Interview with Dave
Chronologically, I think it was "A Slow Race" which I wrote with David Fee We did the Squeeze thing where David wrote lyrics entirely separately then I composed the melody and arrangement. The lyrics and big idea give me a steer towards some style and mood and I imagined Van Morrison performing the song. It helps me develop an idea for the final production style.
Q.When did you start songwriting and why
I wrote my first song when I was 14 , as soon as I could play 3 chords on the guitar. I remember it was called 'Destiny' and I wince when I think how cheesy it was.
Q.Who are your influences
Bob Dylan for his epic stories of love, life and loss like "Blood on theTracks", which is a lyrical masterpiece. I loved the late John Martyn for his fingerstyle and altered tuning , which still influences my guitar arrangements today. Jimmy Page for his acoustic finger picking and Ry Cooder for his style and humour.And so many others too numerous.
Q.Which of your own songs is your favorite
Not sure I can answer that, they are like kids and I love 'em all. I suppose I should mention The Usual Suspects song because it was my earliest songwriting success, which I co-wrote with my good friend and collaborator Steve Jones. This has one of my favourite lines which is "Have you met Suspicion and Doubt? They come to visit when you go out". But you love all your songs or you wouldn't invest the time in them.
Q.Where do you get inspiration for a new song
I love great dramatic phrases which conjure up ideas and emotions. I should carry a note book everywhere but I do scribble words and phrases from TV and movies.
For specific songs, sometimes you have to write to order like a brief or a specific title. Sometimes I just hear melody lines which sound like a great hook and that becomes the starting point. The area I draw from is peoples' lives and I hope to write small movies with a big idea and clear imagery that people will identify with easily. Collaborating is a great way to get inspired and creative and it takes into areas you wouldn't normally tread.
Q.Who is your favorite songwriter
It's really hard to name just one. If must choose one I'd have to say Pete Townshend or Sting or Steve Earle. Sorry that's 3 .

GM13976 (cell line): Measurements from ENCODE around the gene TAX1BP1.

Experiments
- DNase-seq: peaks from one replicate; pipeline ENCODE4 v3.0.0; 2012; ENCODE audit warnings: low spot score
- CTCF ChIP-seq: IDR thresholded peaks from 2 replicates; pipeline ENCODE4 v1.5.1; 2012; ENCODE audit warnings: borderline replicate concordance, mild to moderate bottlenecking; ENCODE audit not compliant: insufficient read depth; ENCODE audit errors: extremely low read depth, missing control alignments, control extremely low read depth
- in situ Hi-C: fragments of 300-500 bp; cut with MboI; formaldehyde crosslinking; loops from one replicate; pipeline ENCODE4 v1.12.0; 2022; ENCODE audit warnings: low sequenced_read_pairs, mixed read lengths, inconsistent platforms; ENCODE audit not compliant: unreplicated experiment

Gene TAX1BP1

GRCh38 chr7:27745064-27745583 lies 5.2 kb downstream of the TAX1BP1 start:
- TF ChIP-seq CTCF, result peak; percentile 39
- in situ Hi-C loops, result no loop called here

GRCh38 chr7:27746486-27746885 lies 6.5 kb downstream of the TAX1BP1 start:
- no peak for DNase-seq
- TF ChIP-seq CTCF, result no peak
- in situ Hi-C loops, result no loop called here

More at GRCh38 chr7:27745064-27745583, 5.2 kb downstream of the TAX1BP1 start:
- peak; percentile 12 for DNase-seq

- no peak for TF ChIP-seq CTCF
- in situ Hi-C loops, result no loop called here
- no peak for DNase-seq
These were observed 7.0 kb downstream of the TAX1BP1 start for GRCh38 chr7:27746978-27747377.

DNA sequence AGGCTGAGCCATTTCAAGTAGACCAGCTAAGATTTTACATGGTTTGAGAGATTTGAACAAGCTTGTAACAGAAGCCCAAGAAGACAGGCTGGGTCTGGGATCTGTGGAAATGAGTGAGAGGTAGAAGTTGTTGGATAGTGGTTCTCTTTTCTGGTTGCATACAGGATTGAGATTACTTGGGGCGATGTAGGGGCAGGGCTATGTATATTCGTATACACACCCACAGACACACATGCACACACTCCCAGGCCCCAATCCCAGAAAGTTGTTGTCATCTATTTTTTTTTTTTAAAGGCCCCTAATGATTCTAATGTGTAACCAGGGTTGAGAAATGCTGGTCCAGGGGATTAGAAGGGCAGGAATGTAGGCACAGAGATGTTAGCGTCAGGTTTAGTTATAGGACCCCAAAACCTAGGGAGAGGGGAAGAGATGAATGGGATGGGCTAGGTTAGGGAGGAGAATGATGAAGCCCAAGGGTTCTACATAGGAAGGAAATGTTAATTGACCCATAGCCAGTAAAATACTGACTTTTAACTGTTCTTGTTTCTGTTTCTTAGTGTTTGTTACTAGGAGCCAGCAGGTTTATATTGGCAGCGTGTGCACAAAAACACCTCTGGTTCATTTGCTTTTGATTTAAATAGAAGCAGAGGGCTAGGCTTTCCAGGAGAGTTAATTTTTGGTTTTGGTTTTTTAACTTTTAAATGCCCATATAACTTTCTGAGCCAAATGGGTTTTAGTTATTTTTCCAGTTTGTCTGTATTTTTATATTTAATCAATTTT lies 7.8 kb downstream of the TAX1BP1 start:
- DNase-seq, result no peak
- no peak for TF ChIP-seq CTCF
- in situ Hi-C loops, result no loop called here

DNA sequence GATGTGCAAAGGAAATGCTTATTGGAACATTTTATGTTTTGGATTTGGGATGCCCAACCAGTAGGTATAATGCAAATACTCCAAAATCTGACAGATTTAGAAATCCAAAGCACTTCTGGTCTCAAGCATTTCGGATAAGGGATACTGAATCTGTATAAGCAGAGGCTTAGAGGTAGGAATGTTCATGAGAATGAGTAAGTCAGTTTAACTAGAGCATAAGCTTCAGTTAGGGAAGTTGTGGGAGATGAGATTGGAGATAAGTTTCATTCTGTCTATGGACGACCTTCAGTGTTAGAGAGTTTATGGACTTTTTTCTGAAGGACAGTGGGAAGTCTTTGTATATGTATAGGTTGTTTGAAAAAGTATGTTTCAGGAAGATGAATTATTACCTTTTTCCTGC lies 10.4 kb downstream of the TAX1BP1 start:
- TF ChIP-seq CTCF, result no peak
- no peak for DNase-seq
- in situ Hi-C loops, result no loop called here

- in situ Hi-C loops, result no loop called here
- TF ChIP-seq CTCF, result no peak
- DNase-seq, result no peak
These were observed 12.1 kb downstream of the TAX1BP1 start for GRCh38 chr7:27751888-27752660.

Q.How do you write a new song
I like to start with a Big Idea and a plot and I often scribble some prose just to help develop a story with, eventually, a beginning, middle and an end which I can later translate this into 3 verses, maybe add a middle 8. Completely different, I can develop a great riff and random words to get a matching melody. More often I get more success writing songs collaboratively. I've been really lucky to know a bunch of people who share the same love of songwriting. We get together regularly in a big house in the country and write songs while we're still sober and generally have a great knock about time. Don't tell 'em this but they're lovely people and although we don't meet very often, they are a big part of my creative life, and without 'em I wouldn't have so much strong material. My second CD The Usual Suspects is all co-written with them, Steve, David Fee, Gary Carey , Joel Sheridan, Francine Mitchell.
Always reach a clear idea what your song is going to do, get a great title and strong great opening line.
Q.What was your most difficult song to write
Well some songs just happen and others take time, patience and perseverance. Probably "Disconnected " was the hardest because I just had a great arrangement but no idea or lyric. It languished for years as a great chord progression until I started collaborating on lyrics with Laura Cade and David Fee and we came up with the idea of modern life being so disconnected despite or because of all the modern ways to communicate by voice, text, IM, email, social media etc.. and "Disconnected" grews as a metaphor for relationships.